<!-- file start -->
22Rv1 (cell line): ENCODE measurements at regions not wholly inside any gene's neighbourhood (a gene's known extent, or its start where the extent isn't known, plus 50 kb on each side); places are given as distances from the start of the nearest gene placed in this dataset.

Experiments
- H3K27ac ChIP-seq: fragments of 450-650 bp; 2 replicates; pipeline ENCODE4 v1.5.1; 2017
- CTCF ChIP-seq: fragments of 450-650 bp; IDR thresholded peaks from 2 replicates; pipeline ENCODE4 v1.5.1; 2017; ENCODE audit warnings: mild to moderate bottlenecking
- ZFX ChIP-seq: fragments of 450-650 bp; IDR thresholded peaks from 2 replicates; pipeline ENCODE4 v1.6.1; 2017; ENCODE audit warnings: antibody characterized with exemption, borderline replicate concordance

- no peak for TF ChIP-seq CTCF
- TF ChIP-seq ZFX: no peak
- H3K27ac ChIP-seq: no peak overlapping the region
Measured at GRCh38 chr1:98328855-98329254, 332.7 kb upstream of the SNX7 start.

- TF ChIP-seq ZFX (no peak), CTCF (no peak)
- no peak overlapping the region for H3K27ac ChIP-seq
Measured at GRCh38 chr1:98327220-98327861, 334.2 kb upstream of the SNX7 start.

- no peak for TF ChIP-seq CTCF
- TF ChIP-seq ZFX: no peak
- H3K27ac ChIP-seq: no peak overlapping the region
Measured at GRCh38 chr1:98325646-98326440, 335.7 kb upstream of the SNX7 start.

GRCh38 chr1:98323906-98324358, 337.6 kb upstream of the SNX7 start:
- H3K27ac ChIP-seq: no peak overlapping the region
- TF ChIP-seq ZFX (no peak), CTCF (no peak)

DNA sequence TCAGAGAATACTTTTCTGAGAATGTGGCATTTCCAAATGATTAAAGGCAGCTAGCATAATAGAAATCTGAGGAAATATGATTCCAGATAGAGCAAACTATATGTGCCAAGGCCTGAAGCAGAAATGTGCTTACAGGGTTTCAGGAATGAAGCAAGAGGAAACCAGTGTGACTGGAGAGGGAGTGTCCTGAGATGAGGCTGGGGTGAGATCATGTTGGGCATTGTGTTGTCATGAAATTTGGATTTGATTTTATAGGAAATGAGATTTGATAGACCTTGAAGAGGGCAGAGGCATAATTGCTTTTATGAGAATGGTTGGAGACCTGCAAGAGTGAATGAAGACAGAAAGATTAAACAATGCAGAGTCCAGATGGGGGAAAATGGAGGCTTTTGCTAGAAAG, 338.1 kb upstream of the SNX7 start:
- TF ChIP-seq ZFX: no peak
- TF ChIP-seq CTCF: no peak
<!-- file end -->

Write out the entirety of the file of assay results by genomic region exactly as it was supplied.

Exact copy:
22Rv1 (cell line): ENCODE measurements at regions not wholly inside any gene's neighbourhood (a gene's known extent, or its start where the extent isn't known, plus 50 kb on each side); places are given as distances from the start of the nearest gene placed in this dataset.

Experiments
- H3K27ac ChIP-seq: fragments of 450-650 bp; 2 replicates; pipeline ENCODE4 v1.5.1; 2017
- CTCF ChIP-seq: fragments of 450-650 bp; IDR thresholded peaks from 2 replicates; pipeline ENCODE4 v1.5.1; 2017; ENCODE audit warnings: mild to moderate bottlenecking
- ZFX ChIP-seq: fragments of 450-650 bp; IDR thresholded peaks from 2 replicates; pipeline ENCODE4 v1.6.1; 2017; ENCODE audit warnings: antibody characterized with exemption, borderline replicate concordance

- no peak for TF ChIP-seq CTCF
- TF ChIP-seq ZFX: no peak
- H3K27ac ChIP-seq: no peak overlapping the region
Measured at GRCh38 chr1:98328855-98329254, 332.7 kb upstream of the SNX7 start.

- TF ChIP-seq ZFX (no peak), CTCF (no peak)
- no peak overlapping the region for H3K27ac ChIP-seq
Measured at GRCh38 chr1:98327220-98327861, 334.2 kb upstream of the SNX7 start.

- no peak for TF ChIP-seq CTCF
- TF ChIP-seq ZFX: no peak
- H3K27ac ChIP-seq: no peak overlapping the region
Measured at GRCh38 chr1:98325646-98326440, 335.7 kb upstream of the SNX7 start.

GRCh38 chr1:98323906-98324358, 337.6 kb upstream of the SNX7 start:
- H3K27ac ChIP-seq: no peak overlapping the region
- TF ChIP-seq ZFX (no peak), CTCF (no peak)

DNA sequence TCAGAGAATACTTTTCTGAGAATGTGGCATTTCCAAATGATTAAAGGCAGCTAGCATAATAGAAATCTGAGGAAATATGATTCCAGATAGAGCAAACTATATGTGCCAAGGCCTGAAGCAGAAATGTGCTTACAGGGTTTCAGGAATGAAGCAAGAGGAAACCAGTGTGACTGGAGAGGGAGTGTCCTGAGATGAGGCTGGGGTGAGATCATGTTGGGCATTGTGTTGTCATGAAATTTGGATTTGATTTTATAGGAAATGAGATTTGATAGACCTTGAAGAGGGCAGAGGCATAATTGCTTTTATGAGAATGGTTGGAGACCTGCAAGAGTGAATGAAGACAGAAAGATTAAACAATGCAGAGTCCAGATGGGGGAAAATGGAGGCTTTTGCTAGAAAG, 338.1 kb upstream of the SNX7 start:
- TF ChIP-seq ZFX: no peak
- TF ChIP-seq CTCF: no peak